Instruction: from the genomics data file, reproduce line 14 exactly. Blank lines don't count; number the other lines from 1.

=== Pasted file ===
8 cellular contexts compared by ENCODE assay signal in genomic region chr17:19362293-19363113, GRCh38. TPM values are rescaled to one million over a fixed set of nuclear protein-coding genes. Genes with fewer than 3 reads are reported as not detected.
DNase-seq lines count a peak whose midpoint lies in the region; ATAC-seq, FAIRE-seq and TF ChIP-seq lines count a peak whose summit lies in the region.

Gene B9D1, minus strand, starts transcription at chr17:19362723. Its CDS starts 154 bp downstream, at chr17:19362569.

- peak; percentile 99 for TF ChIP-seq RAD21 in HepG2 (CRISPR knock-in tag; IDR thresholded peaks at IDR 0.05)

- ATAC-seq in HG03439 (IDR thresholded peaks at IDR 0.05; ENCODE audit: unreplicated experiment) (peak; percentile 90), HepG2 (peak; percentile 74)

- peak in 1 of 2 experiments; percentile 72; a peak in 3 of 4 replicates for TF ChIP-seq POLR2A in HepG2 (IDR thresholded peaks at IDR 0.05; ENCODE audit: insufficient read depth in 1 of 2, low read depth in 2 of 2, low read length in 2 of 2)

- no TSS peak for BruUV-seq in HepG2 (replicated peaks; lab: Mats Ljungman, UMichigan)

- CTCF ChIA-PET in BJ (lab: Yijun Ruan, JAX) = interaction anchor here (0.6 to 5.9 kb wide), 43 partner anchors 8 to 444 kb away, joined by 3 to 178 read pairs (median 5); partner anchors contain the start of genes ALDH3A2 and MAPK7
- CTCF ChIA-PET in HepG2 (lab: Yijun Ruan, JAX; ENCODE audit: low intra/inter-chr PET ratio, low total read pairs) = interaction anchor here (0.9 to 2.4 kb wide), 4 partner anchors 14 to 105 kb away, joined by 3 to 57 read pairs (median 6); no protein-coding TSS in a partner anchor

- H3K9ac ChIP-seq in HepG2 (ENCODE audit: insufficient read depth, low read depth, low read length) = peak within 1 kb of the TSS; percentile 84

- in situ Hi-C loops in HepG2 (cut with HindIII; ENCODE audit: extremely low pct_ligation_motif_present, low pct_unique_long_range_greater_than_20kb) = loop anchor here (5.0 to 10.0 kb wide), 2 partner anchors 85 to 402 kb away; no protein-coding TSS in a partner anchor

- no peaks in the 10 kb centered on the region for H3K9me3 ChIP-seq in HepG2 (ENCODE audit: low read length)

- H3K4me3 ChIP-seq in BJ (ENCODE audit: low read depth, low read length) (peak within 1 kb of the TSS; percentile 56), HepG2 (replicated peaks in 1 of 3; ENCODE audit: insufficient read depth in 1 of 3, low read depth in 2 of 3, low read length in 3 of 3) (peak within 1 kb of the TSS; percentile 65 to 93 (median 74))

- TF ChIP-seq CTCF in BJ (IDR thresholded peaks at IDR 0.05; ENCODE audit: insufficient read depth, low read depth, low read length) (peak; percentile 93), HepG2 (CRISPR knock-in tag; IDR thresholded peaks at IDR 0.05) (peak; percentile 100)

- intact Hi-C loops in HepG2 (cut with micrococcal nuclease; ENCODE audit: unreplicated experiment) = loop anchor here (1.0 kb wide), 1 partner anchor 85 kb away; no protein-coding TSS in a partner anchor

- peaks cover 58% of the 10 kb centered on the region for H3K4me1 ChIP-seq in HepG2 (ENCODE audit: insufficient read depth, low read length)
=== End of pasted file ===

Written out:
- TF ChIP-seq CTCF in BJ (IDR thresholded peaks at IDR 0.05; ENCODE audit: insufficient read depth, low read depth, low read length) (peak; percentile 93), HepG2 (CRISPR knock-in tag; IDR thresholded peaks at IDR 0.05) (peak; percentile 100)